For May I’m pulling from my short story collection, The Futility of Loving a Soldier.
It’s eleven stories about veterans and their relationships with family and friends.
Today’s excerpt comes from the second of five related stories, “A Family Tradition.” This one is about Maarten, a man who served during WWII and has spent his life battling his father’s legacy, as conveyed by his single mother, Ophélie.
In this week’s excerpt, Maarten is just arriving home from a Scouting trip with his three sons.
* * * * * * *
A large black Chrysler sat parked in front of their house. Catherine usually accompanied them on Scouting trips, but at seven months pregnant with their fourth child she had been looking forward to a quiet house to herself – or so she’d said. He didn’t recognize the car, especially with Michigan plates.
Normally he enjoyed arriving home, with the perfectly cut lawn, Catherine’s fastidiously pruned roses, and the white picket fence the boys repainted every spring—everything perfect for his perfect wife and family—but not now. His hands trembled slightly as he parked in the driveway, then got out and leaned against the car instead of going in. He and his wife both had cousins in Michigan, and although they didn’t talk often, maybe they’d stopped by.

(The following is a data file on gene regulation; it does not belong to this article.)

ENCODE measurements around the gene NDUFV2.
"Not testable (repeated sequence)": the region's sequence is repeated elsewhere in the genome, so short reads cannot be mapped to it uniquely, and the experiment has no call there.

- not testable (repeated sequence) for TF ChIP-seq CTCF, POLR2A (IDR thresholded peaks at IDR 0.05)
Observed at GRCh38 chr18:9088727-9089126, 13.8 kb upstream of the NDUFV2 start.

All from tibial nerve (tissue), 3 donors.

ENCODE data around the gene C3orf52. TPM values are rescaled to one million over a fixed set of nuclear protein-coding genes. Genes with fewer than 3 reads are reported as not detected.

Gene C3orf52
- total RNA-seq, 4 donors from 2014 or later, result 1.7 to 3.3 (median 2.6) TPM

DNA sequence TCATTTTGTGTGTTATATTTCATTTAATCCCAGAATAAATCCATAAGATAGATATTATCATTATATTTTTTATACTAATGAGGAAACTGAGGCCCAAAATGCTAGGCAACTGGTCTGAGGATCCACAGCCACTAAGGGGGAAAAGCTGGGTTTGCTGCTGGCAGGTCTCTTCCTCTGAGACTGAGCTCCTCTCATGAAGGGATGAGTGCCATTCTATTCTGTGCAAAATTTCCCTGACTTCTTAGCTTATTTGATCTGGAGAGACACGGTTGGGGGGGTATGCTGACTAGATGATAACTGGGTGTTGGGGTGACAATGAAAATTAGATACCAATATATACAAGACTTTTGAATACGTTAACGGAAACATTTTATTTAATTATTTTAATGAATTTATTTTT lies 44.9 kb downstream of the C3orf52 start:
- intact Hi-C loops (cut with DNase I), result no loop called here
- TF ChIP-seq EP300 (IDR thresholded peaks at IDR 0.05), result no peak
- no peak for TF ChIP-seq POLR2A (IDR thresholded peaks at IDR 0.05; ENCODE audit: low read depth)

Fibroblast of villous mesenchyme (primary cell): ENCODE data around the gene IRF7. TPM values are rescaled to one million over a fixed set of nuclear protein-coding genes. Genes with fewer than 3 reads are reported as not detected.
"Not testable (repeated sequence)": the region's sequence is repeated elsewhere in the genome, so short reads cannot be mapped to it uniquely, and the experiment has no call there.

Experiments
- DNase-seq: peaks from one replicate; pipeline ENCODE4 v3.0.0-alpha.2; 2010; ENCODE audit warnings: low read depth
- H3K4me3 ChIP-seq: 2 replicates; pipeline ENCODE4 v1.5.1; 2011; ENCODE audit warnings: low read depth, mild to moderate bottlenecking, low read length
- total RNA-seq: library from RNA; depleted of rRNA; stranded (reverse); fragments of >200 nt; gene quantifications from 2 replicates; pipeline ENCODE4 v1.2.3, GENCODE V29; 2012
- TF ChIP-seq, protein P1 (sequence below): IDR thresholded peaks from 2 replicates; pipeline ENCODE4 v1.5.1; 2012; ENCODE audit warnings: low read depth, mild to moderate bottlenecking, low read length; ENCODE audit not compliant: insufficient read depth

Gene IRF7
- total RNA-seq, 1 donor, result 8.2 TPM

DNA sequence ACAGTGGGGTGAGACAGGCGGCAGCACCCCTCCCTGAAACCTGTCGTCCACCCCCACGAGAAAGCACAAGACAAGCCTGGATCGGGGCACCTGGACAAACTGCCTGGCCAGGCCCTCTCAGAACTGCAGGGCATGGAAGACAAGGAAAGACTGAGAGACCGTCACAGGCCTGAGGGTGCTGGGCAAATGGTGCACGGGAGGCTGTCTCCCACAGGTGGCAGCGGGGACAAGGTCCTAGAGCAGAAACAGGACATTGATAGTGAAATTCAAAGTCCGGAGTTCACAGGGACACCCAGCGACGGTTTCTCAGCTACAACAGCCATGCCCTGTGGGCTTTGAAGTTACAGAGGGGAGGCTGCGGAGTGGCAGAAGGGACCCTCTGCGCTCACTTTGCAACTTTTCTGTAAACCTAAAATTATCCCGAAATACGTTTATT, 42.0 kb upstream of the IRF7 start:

Of course, that’s what it was, not Catherine with a strange man while he was gone, she loved him; he was so good to her and the boys, never drank or swore, maybe a little tough at times but never violent, not a monster like his father had been towards Maarten and his mother. Ophélie had left him because he was violent, a coward not to be trusted, not putting his family first.
Now Maarten put his family first, and Catherine knew that, of course she knew that, so this man, this stranger in his home while he was gone, must be—
“Dad?” Artie asked.
* * * * * * *
- Read more about Maarten’s and his son Artie’s struggles by picking up a copy of The Futility of Loving a Soldier.
- Post a link to your eight sentences blog entry, or join the fun at the Weekend Writing Warriors website.
- If you’re a writer, sign up to be a Friday Five author, which gets you and your latest work featured on my blog.
- And then sign up for my mailing list to get a FREE ebook short story, “A Place to Die,” about a guy in hospice who’s in denial about his illness.
You’ve done a good job of keeping me guessing about who drove this car.
Oh gosh! Who is it? I hope his worst fears don’t come true. You have my attention with this snippet.
Gah, who is it?! So much tension in this snippet, great job!
Dad? Oh, wow. Hooked!
Wow, thinking her unfaithful at the first sign of someone at home with a car he doesn’t recognize? That’s a bit much!
Intrigued as to what’s about to unfold.
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